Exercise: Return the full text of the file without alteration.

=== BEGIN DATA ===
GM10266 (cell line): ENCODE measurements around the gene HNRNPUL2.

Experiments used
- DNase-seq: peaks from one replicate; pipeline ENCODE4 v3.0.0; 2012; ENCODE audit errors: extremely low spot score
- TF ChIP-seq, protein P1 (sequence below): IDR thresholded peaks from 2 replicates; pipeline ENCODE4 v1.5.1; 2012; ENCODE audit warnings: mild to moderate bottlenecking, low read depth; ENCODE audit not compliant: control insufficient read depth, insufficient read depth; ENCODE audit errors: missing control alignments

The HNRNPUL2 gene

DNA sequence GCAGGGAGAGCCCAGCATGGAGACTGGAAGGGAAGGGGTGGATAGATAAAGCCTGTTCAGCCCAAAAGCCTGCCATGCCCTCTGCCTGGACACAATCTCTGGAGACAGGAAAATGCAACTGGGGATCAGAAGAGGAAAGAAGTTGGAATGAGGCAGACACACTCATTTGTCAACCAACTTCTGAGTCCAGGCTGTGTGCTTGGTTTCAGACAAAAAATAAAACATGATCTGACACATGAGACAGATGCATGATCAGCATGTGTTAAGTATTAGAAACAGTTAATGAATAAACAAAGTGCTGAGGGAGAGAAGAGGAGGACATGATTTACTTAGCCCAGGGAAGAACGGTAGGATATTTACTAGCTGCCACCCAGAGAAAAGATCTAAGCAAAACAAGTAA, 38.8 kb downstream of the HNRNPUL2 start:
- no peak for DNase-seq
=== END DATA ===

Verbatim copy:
GM10266 (cell line): ENCODE measurements around the gene HNRNPUL2.

Experiments used
- DNase-seq: peaks from one replicate; pipeline ENCODE4 v3.0.0; 2012; ENCODE audit errors: extremely low spot score
- TF ChIP-seq, protein P1 (sequence below): IDR thresholded peaks from 2 replicates; pipeline ENCODE4 v1.5.1; 2012; ENCODE audit warnings: mild to moderate bottlenecking, low read depth; ENCODE audit not compliant: control insufficient read depth, insufficient read depth; ENCODE audit errors: missing control alignments

The HNRNPUL2 gene

DNA sequence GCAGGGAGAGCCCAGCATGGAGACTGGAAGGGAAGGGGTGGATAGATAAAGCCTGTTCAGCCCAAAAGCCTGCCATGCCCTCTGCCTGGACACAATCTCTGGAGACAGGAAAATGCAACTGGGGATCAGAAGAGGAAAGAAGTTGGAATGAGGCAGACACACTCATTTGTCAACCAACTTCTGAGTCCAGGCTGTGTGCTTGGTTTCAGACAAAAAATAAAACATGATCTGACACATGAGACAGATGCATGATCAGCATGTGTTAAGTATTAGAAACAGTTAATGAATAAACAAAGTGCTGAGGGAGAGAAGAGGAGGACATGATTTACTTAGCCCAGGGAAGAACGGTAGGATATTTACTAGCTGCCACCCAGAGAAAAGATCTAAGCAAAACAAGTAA, 38.8 kb downstream of the HNRNPUL2 start:
- no peak for DNase-seq